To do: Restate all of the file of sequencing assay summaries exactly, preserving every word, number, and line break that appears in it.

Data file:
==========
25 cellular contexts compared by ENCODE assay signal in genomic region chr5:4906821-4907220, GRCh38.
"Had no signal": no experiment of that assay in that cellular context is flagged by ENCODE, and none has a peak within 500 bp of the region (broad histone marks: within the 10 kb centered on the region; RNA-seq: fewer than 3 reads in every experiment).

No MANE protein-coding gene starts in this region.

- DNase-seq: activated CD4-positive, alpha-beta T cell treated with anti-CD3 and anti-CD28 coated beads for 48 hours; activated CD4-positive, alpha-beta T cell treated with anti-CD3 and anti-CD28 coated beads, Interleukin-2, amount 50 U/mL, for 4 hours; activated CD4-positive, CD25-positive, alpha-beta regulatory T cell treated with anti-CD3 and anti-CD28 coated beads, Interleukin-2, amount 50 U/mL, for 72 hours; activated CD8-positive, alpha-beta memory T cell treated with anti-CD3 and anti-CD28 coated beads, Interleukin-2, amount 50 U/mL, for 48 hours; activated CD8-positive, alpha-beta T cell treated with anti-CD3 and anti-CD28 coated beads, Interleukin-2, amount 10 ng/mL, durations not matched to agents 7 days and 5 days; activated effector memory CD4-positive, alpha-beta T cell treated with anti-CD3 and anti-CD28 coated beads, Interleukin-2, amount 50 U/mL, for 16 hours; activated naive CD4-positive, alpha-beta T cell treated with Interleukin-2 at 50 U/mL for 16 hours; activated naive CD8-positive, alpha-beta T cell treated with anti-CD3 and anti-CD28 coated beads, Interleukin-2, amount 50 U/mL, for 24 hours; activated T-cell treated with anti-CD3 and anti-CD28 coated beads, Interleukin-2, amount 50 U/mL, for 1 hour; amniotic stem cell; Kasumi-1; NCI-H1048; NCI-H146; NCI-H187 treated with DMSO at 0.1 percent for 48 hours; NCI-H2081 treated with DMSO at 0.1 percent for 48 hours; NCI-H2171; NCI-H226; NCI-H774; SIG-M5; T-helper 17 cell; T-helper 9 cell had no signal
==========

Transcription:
25 cellular contexts compared by ENCODE assay signal in genomic region chr5:4906821-4907220, GRCh38.
"Had no signal": no experiment of that assay in that cellular context is flagged by ENCODE, and none has a peak within 500 bp of the region (broad histone marks: within the 10 kb centered on the region; RNA-seq: fewer than 3 reads in every experiment).

No MANE protein-coding gene starts in this region.

- DNase-seq: activated CD4-positive, alpha-beta T cell treated with anti-CD3 and anti-CD28 coated beads for 48 hours; activated CD4-positive, alpha-beta T cell treated with anti-CD3 and anti-CD28 coated beads, Interleukin-2, amount 50 U/mL, for 4 hours; activated CD4-positive, CD25-positive, alpha-beta regulatory T cell treated with anti-CD3 and anti-CD28 coated beads, Interleukin-2, amount 50 U/mL, for 72 hours; activated CD8-positive, alpha-beta memory T cell treated with anti-CD3 and anti-CD28 coated beads, Interleukin-2, amount 50 U/mL, for 48 hours; activated CD8-positive, alpha-beta T cell treated with anti-CD3 and anti-CD28 coated beads, Interleukin-2, amount 10 ng/mL, durations not matched to agents 7 days and 5 days; activated effector memory CD4-positive, alpha-beta T cell treated with anti-CD3 and anti-CD28 coated beads, Interleukin-2, amount 50 U/mL, for 16 hours; activated naive CD4-positive, alpha-beta T cell treated with Interleukin-2 at 50 U/mL for 16 hours; activated naive CD8-positive, alpha-beta T cell treated with anti-CD3 and anti-CD28 coated beads, Interleukin-2, amount 50 U/mL, for 24 hours; activated T-cell treated with anti-CD3 and anti-CD28 coated beads, Interleukin-2, amount 50 U/mL, for 1 hour; amniotic stem cell; Kasumi-1; NCI-H1048; NCI-H146; NCI-H187 treated with DMSO at 0.1 percent for 48 hours; NCI-H2081 treated with DMSO at 0.1 percent for 48 hours; NCI-H2171; NCI-H226; NCI-H774; SIG-M5; T-helper 17 cell; T-helper 9 cell had no signal